Friends, let’s tangle apron strings! On Thursday, February 11, 2016 Victoria Godfrey (speaking for myself) will be offering another Soup Workshop at Pharsalia http://pharsaliaevents.com in Nelson County, Virginia. The main kitchen of this remarkable plantation, dating back to 1814, is truly the place to be on a frosty winter day. The big oven roasting, pots bubbling on the stove and the fireplace crackling, well, it doesn’t get much cozier. When you look out the windows and see DePriest Mountain capped with frost you will understand.
This workshop starts with stock. First, the elusive vegetable stock. Often a thin, poor relative to other bases, we’ll cook up a vegan stock you will find satisfying unto itself. Next “High Test Chicken Stock” with a couple of spins stirred in. Mind you, while sipping your coffee or tea we will be tasting these recipes. Also, you will have the recipes before you in a folder to take notes on and carry home with you.
Roasted Green Chile Haddock Stew. I make it and she arrives at my door, Wendy Gray that is. Wendy of Herban Moonshine fame and a twinkle light wherever she turns up. When you endeavor to make a delicious informative luncheon you need a Girl Friday. I got one! Wendy is adept at crowd control which we will need as THERE WILL BE door prizes: fresh eggs, quarts of stock, apple butter, cutting boards from http://smittyshardwood.com and some elixirs from Herban Moonshine. Everybody leaves sated and a winner after a luncheon in the elegant dining room.
Please visit http://www.pharsaliaevents.com to sign up. We have a few spots left and would enjoy your enthusiastic self there to tangle those apron strings with!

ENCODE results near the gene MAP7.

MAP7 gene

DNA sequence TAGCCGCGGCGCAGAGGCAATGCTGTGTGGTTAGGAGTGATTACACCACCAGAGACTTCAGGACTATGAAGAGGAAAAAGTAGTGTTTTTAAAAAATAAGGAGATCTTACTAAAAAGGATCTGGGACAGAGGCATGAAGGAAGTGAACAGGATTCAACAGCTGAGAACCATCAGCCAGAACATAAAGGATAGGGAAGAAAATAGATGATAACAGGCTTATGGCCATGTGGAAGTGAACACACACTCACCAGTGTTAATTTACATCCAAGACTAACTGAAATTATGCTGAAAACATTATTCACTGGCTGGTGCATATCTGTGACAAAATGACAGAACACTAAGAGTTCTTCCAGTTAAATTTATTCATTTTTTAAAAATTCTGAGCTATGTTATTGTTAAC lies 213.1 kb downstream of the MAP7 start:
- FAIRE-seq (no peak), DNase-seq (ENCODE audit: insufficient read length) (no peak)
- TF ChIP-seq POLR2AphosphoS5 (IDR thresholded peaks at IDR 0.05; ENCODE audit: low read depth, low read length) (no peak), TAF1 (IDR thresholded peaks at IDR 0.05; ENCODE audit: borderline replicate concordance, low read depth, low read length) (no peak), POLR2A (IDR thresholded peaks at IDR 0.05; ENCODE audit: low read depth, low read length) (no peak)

Here’s a recipe from the last soup workshop. If you serve it warm, do heat it gently to protect the delicate berry flavors. A great hot winter alternative is to skip the berries and add some fresh rosemary.
BEET BLACKBERRY BORSCHT
This striking soup can be served chilled in the summer when blackberries are at their peak, or it can be offered warm as a wintertime treat when you pull out those berries and beets you have frozen. This is a light vegan version of its meaty namesake.
____ White pepper, ground
My favorite way to prepare beets is to grow them, eat the tender greens as they develop, then when the roots are about the size of a baseball (depending on variety) harvest them. Or you can skip ahead to the farmer’s market at this point.
Cut the tops off of the beets leaving the stem on the root. Scrub under water to remove as much dirt as possible.
Wrap several tightly in foil, place on baking sheet and bake at 350 about an hour or until a knife inserted feels like a baked potato consistency. Allow to cool to the point you can handle them.
Remove the stems and peel the skins from the beets. At this juncture, they can be frozen for later use.
Place the just baked or baked, frozen and thawed beets in a blender. Add water, lemon juice, salt and pepper. Blend until smooth adding water as necessary to reach a creamy consistency.
Pour about 2/3 of the contents of the blender into a bowl.
Add blackberries to the remaining beets, puree and blend well. Do not try to pulverize the seeds.
Pour the contents of the blender into a fine sieve. Stir this with a spoon pressing the creamy contents through into your beet bowl. When you have nothing but seed pulp in the sieve remaining, discard that. Pour contents of the bowl back into blender and blend until thoroughly mixed.
Serve chilled or gently warmed (remember, the beets are already cooked and the berry flavor is delicate). May be topped with a spoonful of yogurt or sour cream and garnished with a berry.